It is with regret that I am writing to confirm the recent telegram informing you of the death of your son, Private First Class Clyde F. Cagle, 34,473,221, Infantry, who was killed in action on 12 July in France. I fully understand your desire to learn as much as possible regarding the circumstances leading to his death and I wish that there were more information available to give you. Unfortunately, reports of this nature contain only the briefest details as they are prepared under battle conditions and the means of transmission are limited. I know the sorrow this message has brought you and it is my hope that in time the knowledge of his heroic service to his country, even unto death, may be of sustaining comfort to you. I extend to you my deepest sympathy.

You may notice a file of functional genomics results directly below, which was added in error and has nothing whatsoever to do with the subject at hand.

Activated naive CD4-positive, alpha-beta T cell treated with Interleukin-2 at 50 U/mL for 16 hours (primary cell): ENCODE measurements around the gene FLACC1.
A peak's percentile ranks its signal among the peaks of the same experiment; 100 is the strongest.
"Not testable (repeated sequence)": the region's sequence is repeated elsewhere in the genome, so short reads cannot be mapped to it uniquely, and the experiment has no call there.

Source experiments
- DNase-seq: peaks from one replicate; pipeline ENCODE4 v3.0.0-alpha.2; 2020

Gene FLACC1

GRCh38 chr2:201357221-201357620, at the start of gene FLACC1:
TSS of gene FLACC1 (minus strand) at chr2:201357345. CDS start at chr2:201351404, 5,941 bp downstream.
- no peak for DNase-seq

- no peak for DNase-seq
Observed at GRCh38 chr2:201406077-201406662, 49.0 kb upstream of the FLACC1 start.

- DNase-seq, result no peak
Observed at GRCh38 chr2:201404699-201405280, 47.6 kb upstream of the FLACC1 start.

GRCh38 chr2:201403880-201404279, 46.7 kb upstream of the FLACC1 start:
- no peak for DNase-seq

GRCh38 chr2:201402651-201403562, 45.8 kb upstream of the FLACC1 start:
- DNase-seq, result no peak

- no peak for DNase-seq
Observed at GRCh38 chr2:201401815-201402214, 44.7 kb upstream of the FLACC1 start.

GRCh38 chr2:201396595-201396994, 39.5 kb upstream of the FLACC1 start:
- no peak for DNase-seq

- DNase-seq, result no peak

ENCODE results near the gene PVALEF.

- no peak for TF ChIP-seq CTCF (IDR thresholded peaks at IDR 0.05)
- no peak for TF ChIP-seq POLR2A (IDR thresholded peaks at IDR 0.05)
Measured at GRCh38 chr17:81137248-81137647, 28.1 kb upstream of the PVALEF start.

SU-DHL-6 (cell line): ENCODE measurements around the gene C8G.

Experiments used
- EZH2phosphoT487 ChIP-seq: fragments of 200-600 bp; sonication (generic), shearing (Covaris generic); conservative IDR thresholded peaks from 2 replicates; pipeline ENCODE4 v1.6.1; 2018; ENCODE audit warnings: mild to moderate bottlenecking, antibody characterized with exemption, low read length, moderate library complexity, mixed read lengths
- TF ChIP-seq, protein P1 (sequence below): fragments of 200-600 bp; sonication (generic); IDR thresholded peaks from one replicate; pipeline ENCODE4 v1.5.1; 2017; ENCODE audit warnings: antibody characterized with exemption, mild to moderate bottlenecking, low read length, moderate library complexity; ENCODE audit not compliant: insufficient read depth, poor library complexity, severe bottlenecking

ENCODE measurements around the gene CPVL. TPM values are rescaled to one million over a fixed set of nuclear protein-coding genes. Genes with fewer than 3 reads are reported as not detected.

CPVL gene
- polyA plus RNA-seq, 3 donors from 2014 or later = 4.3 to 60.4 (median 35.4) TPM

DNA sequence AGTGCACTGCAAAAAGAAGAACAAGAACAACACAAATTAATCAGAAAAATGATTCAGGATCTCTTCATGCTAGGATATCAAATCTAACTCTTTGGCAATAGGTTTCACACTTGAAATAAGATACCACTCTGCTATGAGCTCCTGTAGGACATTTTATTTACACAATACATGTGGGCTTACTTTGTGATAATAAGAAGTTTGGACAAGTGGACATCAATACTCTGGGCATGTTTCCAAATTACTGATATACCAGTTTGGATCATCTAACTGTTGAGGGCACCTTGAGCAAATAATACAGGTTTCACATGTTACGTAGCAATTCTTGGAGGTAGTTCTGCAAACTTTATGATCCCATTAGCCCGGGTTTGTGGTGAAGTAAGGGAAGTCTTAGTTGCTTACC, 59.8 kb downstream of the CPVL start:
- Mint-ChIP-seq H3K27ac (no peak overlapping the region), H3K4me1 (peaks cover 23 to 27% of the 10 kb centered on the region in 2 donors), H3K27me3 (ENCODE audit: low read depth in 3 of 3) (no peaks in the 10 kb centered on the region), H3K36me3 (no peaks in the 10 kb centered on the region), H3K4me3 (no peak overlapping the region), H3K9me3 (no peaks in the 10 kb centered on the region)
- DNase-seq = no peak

J.A. Ulio Major General The Adjutant General
This is the letter that informed my parents of Melton's death. How hard this letter must have been to read. I cant imagine.
23 March 1945
Mrs. Maggie L. Cagle
Rural Free Delivery #4
Dear Mrs. Cagle:
It is with deep regret that I confirm the telegram of recent date informing you of the death of your son, Private First Class George M. Cagle, 34,636,747, Infantry.
The official casualty report states that your son was killed on 3 March 1945 in Neurath, Germany. The report further states that he was killed accidentally by a machine gun of tank while cleaning the weapon.